Myself and Friend Nawab standing at the entrance to Chicken Street
As I’ve stated in earlier posts, Afghanistan was once famous as a passage from East to West for trading empires. And Kabul, while an ancient city, was not really historically the center of Afghanistan, until relatively recently.
Kabul used to be a place where livestock and other trading goods were exchanged and stored. It is my theory that the city was founded where it is because the Kabul River came so close to the mountains in the part of Police District 1 known as “The Lion’s Gate”, that it made a handy place to pen up livestock. Traders only really needed to put some barriers across the narrow corridor there and they had an instant pen.
Bala Hisar circa 1879 – Photo by John Burke
From there, the city grew along natural patterns based on terrain and socio-cultural pressures. The area just past “The Lion’s Gate” made up the Shar-e Bazaar of Kabul, which was dominated by the fortress Bala Hisar. The other main fortress was across the Kabul River in farm country, and that fortress was called Sher Pur.
In 1879, the British invaded Afghanistan for the second time, (the first time was from 1838 – 1842, which ended in the complete destruction of the British Army there) and when the British consul was killed, they burned the original Shar-e Bazaar, which was located at the foot of the Bala Hisar, in what is now known as Police District 1.
Map from the paper “Recent Developments in Kabul’s Shar-e-Naw and Central Bazaar Districts” by Andreas Dittmann
The area still has an extensive market, but the city grew northwest, across the river, towards the Sher Pur fort after the destruction of the old Bazaar, in an area that is now known as Shar-e Naw, which means “New City”. And when the Civil War came, Bala Hisar was fought over extensively, which resulted in even more destruction of Shar-e Bazaar.
Shar-e Naw was largely untouched by the Civil War, which preserved two of its most noted features; Shar-e Naw park and the Central Bazaar, more popularly known as “Kuchi Murgha” or “Chicken Street.”
Chicken Street is a wondrous place, where Westerners may come to see, smell, touch, and purchase nearly everything that is exotic about the East. 80 carat Emerald? I’ve seen and fondled one there. Lapis lazuli, rubies, tourmaline, you name it. Afghan carpets? Tons of them. Exotic foods, to include a French bistro, where one can hang out with supermodel-looking girls? Check. How about a one of a kind Model 1895 big game rifle, just like Teddy Roosevelt used? I’ve played with one there.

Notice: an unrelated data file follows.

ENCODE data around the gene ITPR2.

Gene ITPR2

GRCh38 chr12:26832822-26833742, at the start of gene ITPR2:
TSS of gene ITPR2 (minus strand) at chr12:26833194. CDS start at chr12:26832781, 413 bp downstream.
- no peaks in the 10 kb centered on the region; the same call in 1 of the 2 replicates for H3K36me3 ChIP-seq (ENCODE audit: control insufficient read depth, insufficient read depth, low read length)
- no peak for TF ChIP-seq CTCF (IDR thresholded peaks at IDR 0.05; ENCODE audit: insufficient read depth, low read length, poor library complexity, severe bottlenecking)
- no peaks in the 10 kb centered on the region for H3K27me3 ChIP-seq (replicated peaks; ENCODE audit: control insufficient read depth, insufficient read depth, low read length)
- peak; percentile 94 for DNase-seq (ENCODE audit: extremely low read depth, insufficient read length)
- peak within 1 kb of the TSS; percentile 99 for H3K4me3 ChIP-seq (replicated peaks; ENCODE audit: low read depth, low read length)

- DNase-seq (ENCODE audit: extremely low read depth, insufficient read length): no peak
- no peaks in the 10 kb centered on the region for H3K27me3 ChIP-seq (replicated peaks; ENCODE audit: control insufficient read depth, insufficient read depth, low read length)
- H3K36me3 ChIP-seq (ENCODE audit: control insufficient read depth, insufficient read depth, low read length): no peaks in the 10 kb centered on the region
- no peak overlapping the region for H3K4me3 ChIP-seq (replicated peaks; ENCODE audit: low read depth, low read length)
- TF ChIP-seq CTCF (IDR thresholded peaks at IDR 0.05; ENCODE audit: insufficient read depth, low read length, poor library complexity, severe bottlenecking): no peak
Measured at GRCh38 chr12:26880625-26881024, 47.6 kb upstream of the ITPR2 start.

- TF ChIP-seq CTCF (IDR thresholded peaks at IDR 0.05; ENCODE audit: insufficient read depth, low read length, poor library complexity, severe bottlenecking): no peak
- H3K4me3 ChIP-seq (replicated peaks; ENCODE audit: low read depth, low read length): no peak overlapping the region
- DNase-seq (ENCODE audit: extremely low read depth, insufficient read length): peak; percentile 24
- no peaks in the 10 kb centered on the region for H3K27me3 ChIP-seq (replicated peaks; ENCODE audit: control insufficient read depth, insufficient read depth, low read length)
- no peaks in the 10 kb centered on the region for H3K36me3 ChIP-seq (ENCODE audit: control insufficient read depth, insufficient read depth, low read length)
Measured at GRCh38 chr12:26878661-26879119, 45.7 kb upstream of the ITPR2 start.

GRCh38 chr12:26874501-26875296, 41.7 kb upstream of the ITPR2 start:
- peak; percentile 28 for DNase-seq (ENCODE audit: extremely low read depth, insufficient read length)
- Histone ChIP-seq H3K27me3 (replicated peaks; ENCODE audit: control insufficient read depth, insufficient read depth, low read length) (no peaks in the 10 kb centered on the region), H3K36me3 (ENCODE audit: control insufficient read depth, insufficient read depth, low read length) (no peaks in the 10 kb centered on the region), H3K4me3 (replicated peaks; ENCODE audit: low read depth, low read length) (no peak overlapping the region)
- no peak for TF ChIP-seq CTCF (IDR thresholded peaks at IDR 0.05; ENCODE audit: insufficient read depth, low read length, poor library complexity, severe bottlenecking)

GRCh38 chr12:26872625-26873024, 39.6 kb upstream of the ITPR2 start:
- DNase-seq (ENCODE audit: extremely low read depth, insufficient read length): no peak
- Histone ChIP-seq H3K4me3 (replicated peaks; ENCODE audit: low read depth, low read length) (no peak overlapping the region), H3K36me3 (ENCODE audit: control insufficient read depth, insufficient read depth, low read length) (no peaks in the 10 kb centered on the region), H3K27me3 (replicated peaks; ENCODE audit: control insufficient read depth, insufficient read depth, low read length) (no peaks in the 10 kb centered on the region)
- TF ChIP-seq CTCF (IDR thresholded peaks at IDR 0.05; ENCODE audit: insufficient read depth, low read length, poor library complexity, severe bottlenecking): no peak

There are artists painting and selling their paintings. Fresh fruits, vegetables and exotic spices, including really high quality saffron at bargain basement prices. Nuristani carved furniture. I’ve even seen the cape from an endangered Snow Leopard. Ancient coins and other antiquities abound. And the beggars are plentiful and even entertaining, with my favorite being a young man who does a comedic imitation of a beggar, intentionally making ridiculous claims of his families’ hardships and then laughing about it after.
But starting about 2010, the people who own the property made a huge mistake. In their excitement to maximize profits and to make the experience more modern, they started destroying the cozy run down little shops that made the experience so cool. Some of the old shops are still there. My friend Wahid, whose carpet shop appears to be an 8 x 10 foot room, but if you check out as being “ok” you are invited back to a rat’s warren of passageways until you arrive at the upper floor, which is large and luxuriant. Some of my best memories are of sitting at his table, drinking chai and eating his Herati snacks while discussing the problems of Afghanistan, America and the world.
Rubble from the shop tear down
Modern buildings replace the old
But these little shops are gradually being torn down and are replaced by huge, chrome and glass multi-story mega-complexes. Unfortunately, as this construction is going up, potential customers for the business they promise were not going to Chicken Street anymore because of Western risk aversion and withdrawal from Afghanistan. And for Westerners, the greatest attraction to Chicken Street was its cool and exotic feel. Ironically, if you want the flavor of the “old” Chicken Street, you need to go back South East, over the river to Shar-e Bazaar. Shar-e Bazaar has been somewhat restored to its mysterious, intriguing and inviting self. But I have yet to see another Westerner there. Really adventurous shoppers will stop and have a bowl of Shorwa, or soup, at one of the many mobile carts, there.
Friend Zok, for once in front of the camera, at the literal “end of Chicken Street”